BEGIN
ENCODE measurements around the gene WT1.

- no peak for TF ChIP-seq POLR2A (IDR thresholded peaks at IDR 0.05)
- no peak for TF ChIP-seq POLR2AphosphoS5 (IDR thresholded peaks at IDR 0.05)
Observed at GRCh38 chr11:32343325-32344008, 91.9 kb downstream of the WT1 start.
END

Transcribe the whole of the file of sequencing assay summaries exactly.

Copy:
ENCODE measurements around the gene WT1.

- no peak for TF ChIP-seq POLR2A (IDR thresholded peaks at IDR 0.05)
- no peak for TF ChIP-seq POLR2AphosphoS5 (IDR thresholded peaks at IDR 0.05)
Observed at GRCh38 chr11:32343325-32344008, 91.9 kb downstream of the WT1 start.